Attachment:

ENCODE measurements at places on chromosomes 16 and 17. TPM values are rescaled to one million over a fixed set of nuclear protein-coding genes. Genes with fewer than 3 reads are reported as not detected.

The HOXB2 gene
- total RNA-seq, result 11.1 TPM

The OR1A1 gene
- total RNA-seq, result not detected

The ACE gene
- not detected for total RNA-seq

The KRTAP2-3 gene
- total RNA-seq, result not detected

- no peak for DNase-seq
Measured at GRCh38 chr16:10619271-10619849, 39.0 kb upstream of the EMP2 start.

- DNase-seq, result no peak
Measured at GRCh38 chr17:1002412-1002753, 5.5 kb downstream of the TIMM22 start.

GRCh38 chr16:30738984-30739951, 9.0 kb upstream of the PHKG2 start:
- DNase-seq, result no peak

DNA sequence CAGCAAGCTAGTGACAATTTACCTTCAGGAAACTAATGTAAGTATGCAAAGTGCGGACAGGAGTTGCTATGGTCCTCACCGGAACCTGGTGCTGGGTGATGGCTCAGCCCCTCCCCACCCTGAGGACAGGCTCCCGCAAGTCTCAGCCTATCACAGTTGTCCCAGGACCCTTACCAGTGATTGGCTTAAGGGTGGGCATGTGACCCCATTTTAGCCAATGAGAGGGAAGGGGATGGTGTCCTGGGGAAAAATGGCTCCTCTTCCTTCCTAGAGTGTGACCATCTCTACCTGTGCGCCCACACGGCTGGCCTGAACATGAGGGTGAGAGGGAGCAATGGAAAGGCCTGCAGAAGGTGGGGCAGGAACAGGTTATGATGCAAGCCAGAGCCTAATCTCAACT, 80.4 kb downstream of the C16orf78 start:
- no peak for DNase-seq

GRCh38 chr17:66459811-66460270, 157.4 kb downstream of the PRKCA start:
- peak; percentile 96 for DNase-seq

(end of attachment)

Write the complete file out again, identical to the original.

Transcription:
ENCODE measurements at places on chromosomes 16 and 17. TPM values are rescaled to one million over a fixed set of nuclear protein-coding genes. Genes with fewer than 3 reads are reported as not detected.

The HOXB2 gene
- total RNA-seq, result 11.1 TPM

The OR1A1 gene
- total RNA-seq, result not detected

The ACE gene
- not detected for total RNA-seq

The KRTAP2-3 gene
- total RNA-seq, result not detected

- no peak for DNase-seq
Measured at GRCh38 chr16:10619271-10619849, 39.0 kb upstream of the EMP2 start.

- DNase-seq, result no peak
Measured at GRCh38 chr17:1002412-1002753, 5.5 kb downstream of the TIMM22 start.

GRCh38 chr16:30738984-30739951, 9.0 kb upstream of the PHKG2 start:
- DNase-seq, result no peak

DNA sequence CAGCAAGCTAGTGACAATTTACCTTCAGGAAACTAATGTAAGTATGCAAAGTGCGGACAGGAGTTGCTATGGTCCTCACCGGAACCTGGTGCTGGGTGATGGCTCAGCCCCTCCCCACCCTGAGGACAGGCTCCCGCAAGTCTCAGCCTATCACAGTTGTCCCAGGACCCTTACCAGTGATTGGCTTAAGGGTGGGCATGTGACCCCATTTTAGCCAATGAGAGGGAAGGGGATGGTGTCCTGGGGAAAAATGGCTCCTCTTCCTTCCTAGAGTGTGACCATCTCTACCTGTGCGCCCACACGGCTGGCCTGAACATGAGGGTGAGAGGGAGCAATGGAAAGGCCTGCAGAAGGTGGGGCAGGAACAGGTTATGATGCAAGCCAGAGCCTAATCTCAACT, 80.4 kb downstream of the C16orf78 start:
- no peak for DNase-seq

GRCh38 chr17:66459811-66460270, 157.4 kb downstream of the PRKCA start:
- peak; percentile 96 for DNase-seq